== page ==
How to avoid a weeping meringue and help the whites create the peaksEven though lime meringue pie is one of the most popular pies, it’s also one of the trickiest pies to perfect if you don’t avoid some simple steps to keep your pie from “weeping.” But do not worry, I’ve got you covered. Unless you want to waste a bunch of egg whites in failed meringue attempts, read these tips:
- Egg whites will refuse to whip up properly if they are in contact with any fat. So, make sure your bowl and beaters are TOTALLY clean for the easiest whip. No oil or water residue.
- Also, make sure you beat just egg whites. It shouldn’t have even a drop of egg yolks into the egg whites when you separated them.
- Eggs are easier to separate when cold.
- Make sure your egg whites are at room temperature before starting the meringue. Room temperature egg whites whip faster and into a greater volume than cold egg whites. So, separate the eggs first, then let the egg whites sit for a while before making the meringue. Bake the pie crust and prepare the lime filling. By the time you are ready to start the meringue, the egg whites will be at room temperature.
- Make sure you add the sugar AFTER soft peaks are formed. If added before that, the egg whites could stretch too much, which prevents a stiff peak altogether.
- Make sure you spread the meringue topping, so it touches the pie crust. This seals the lime filling underneath and allows the crust to grip onto the meringue, so the two do not separate.
- If you are using pasteurized eggs, chances are your meringue is not shaping up to what you want. So a meringue of unpasteurized egg whites is better in texture (even if not the best for your health, as it poses a risk for food-borne illness, although small). Because pasteurized eggs go through a heating process that kills potentially harmful bacteria, the white becomes more "stable" in its form, preventing the stiff peaks from coming to life when whipping the whites to make a meringue.
- To help the whites loosen up and create the peaks, you can optionally add ¼ teaspoon cream of tartar to the sugar. This will stabilize your meringue. Try adding another ¼ teaspoon of cream of tartar if it still doesn't yield good peaks.
- If you do not have the cream of tartar, add a teaspoon of white vinegar or lemon juice once the egg whites get foamy, approximately one minute after you have started to whip the whites.
- Don’t walk away from the bowl of egg whites as they whip. Meringue can beat into stiff peaks quite quickly.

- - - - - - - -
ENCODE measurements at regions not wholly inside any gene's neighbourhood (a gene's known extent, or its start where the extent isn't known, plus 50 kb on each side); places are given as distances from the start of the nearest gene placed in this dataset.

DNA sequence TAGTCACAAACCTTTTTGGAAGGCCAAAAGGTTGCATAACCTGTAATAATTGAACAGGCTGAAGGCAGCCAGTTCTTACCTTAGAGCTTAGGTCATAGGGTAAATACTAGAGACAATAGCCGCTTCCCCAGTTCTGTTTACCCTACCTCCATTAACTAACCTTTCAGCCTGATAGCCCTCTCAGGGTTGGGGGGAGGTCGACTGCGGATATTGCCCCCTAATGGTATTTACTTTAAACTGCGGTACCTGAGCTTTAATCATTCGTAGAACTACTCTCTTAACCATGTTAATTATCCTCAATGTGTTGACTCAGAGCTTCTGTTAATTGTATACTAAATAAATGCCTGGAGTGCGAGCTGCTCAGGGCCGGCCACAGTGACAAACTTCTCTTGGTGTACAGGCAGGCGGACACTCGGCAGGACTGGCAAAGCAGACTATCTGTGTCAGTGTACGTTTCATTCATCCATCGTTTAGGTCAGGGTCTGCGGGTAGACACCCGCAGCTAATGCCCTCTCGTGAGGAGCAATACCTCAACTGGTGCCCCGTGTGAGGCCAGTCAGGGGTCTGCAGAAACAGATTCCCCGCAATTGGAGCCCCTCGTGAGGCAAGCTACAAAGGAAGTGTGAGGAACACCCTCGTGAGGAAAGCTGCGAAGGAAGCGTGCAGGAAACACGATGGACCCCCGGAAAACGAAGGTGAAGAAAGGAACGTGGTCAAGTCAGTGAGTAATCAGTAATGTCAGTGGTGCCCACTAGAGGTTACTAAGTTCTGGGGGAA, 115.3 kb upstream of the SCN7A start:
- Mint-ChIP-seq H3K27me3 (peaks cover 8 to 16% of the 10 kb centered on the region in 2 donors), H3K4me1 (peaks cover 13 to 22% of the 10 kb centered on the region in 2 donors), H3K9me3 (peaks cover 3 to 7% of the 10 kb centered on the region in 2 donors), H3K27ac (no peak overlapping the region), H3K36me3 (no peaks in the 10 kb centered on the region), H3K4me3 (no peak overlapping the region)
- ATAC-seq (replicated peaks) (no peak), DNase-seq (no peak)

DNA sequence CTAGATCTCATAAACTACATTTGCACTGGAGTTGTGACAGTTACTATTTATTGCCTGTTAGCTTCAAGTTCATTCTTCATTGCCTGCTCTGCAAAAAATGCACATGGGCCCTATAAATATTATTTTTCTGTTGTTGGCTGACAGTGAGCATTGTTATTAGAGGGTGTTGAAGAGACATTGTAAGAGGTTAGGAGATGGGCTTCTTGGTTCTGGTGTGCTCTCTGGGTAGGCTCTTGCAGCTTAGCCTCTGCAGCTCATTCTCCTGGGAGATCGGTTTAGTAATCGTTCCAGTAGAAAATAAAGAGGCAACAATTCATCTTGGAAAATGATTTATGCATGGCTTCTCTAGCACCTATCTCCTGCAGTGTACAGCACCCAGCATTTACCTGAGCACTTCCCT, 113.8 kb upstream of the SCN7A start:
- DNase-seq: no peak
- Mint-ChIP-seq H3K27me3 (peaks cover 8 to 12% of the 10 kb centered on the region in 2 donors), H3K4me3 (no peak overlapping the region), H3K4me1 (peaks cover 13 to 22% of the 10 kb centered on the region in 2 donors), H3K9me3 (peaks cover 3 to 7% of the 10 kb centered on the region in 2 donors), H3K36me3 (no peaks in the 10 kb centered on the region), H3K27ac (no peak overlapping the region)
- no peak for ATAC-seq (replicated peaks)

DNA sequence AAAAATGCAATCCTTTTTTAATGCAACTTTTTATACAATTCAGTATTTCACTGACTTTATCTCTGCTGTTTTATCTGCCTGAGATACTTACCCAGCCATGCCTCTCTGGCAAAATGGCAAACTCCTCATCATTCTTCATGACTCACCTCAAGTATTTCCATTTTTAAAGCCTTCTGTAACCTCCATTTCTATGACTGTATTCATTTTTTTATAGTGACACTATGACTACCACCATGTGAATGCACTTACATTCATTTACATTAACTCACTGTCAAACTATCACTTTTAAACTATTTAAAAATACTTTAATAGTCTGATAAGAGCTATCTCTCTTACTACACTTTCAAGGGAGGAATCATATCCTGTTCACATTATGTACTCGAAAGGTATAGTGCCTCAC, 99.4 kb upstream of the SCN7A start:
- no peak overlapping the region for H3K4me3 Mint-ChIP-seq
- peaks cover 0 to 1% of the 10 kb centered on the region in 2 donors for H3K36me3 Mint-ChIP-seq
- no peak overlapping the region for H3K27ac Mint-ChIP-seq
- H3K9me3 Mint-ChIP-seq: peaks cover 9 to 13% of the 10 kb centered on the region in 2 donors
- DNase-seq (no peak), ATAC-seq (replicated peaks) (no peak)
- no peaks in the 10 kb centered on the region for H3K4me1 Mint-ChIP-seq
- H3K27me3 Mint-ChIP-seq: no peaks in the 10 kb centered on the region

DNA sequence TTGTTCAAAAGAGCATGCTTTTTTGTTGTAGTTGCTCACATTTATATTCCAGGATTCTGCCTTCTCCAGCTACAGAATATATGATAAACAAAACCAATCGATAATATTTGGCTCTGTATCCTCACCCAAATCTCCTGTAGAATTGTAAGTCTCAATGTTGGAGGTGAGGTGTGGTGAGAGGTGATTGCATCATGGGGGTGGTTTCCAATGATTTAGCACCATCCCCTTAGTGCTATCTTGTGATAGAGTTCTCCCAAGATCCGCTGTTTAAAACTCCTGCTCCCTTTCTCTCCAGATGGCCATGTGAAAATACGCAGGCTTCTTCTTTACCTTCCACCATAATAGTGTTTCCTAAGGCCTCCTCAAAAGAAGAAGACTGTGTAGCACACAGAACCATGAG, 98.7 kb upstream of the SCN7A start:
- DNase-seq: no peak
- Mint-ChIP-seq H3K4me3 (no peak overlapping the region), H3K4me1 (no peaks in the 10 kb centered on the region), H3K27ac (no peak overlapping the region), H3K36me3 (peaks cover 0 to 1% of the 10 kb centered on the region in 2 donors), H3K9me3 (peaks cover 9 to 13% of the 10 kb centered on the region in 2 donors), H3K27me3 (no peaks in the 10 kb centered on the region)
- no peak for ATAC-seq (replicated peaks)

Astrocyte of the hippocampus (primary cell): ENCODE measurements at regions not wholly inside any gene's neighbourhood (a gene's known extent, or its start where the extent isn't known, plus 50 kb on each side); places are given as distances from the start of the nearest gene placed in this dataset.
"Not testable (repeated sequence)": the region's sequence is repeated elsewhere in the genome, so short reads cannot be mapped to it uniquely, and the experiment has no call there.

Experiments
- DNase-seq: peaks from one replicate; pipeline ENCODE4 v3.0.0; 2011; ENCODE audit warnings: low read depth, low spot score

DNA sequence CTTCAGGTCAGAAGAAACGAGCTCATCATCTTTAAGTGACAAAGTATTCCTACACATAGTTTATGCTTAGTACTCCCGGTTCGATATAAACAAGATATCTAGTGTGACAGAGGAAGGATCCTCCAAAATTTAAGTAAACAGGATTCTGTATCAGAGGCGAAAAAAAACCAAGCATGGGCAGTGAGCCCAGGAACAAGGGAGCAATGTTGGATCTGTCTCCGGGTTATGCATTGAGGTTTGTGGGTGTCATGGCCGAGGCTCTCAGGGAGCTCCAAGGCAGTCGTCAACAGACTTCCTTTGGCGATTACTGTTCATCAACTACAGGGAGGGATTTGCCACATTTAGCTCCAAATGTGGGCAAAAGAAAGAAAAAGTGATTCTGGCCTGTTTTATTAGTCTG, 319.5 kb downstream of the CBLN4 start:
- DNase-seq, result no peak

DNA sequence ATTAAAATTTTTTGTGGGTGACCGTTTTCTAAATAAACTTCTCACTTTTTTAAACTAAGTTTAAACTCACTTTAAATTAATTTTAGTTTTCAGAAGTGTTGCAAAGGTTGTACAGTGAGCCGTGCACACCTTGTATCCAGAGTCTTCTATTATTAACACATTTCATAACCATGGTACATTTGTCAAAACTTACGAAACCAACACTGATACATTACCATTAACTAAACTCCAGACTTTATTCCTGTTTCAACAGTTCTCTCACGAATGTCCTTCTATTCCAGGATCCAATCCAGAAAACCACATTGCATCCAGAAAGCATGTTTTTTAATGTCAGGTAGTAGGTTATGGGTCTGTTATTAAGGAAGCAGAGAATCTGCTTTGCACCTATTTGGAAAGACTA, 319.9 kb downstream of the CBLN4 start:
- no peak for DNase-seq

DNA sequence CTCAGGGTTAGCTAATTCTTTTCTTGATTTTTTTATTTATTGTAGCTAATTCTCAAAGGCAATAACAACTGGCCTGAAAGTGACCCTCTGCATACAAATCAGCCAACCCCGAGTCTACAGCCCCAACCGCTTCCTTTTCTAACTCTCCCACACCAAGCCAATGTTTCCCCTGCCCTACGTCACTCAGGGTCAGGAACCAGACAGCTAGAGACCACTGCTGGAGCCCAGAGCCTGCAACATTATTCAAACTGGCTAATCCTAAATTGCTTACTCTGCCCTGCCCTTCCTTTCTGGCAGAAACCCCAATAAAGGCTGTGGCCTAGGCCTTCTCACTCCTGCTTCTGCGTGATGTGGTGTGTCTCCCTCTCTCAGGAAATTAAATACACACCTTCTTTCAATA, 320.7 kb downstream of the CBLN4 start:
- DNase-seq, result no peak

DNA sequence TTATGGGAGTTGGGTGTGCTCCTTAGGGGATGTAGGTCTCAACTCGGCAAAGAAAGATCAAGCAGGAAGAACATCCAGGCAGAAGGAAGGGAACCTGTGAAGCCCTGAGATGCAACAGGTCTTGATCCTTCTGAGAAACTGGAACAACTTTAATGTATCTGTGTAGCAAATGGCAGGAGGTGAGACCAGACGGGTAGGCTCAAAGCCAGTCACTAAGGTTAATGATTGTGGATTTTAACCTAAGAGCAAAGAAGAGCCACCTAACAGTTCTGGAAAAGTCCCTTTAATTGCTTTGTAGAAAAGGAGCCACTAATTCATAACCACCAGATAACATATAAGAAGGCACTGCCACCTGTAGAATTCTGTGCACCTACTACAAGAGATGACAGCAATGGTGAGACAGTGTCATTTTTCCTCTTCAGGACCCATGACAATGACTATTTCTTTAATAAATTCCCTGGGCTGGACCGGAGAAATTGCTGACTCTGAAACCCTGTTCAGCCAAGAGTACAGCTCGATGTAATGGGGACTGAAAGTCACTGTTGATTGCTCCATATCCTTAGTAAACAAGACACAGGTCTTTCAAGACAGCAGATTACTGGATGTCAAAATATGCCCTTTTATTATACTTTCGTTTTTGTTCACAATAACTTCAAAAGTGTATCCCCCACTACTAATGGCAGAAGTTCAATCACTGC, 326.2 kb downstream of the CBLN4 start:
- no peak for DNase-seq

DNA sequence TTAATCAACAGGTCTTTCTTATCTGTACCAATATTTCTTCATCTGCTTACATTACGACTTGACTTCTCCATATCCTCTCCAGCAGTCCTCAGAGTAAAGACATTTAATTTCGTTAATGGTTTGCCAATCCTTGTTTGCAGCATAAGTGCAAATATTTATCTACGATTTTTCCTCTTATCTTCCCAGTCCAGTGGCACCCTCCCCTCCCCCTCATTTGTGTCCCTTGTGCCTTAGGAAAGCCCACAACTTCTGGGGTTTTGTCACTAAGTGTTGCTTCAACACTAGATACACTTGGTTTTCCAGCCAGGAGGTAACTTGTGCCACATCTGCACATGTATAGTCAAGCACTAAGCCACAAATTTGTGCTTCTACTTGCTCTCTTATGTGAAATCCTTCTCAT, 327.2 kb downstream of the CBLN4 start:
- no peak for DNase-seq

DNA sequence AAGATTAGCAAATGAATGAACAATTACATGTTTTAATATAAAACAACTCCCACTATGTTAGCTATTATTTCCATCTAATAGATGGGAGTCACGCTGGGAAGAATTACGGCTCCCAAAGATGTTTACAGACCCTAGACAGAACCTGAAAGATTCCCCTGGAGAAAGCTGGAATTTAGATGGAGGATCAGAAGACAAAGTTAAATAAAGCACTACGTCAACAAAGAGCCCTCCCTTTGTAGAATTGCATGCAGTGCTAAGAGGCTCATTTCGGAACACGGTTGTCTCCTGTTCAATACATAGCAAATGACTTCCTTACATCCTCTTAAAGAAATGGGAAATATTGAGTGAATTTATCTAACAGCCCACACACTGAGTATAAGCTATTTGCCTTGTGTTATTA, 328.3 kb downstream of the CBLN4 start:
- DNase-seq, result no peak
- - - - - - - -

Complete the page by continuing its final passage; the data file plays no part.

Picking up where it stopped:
- And, finally, don’t make lime meringue pie on a humid day.
Zest the limesI recommend zesting the limes before juicing them - it's much easier.
Sweetened Condensed MilkDo NOT confuse this ingredient with evaporated milk. Otherwise, your pie won’t set up! Sweetened condensed milk is super thick and sweet. It helps create a thick filling and balances out the tartness of the lime juice.
- You can include walnuts or macadamia nuts, or toasty almonds in the crust. The nuts will give a great consistency to the base and flavour and crunch, creating the perfect sweet-salty base for the creamy lime filling.
- You can also use a store-bought graham cracker crust if you’re looking to save some time! However, once you master a homemade crust, you’ll never buy a bland, thin store-bought pie crust again!
- You can use limes or regular lemons and Meyer lemons. All versions are great. Lemons tend to be sweeter, while limes have a more bitter flavour. The Meyer lemons are sweeter than regular lemons, and the pie will have a less tart, subtle lemon flavour. My favourite is using tart lime. I highly recommend using fresh citrus juice over bottled juice for a brighter, better flavour.
- Garnish - While delicious on its own, try garnishing your lime pie! You can serve it along with fresh mint leaves, lime zest, twist or slices of fresh limes, fresh raspberries or a sprinkle of nuts, especially if using it in the crust. Or you can leave the pie plain with none of these garnishes.
Make aheadYou can prepare and pre-bake the crust up to 2-3 days in advance. Cover and keep in the refrigerator. Likewise, you can mix up the filling up to 2-3 days in advance. This lime meringue pie is really at its best on the same day that it's made.
FreezingIf you always want to be ready to fill up a pie crust, make more crusts and freeze them for up to three months; thaw and keep them in the refrigerator before using.
LeftoverIf you wind up with leftovers, store them in the refrigerator, loosely covered with plastic wrap. The pie will technically stay fresh for 2 to 3 days, though it is best on the day it's made. I would recommend no more than 12 hours as the meringue tends to weep the longer that it's in the refrigerator, so try to eat it as soon as you can!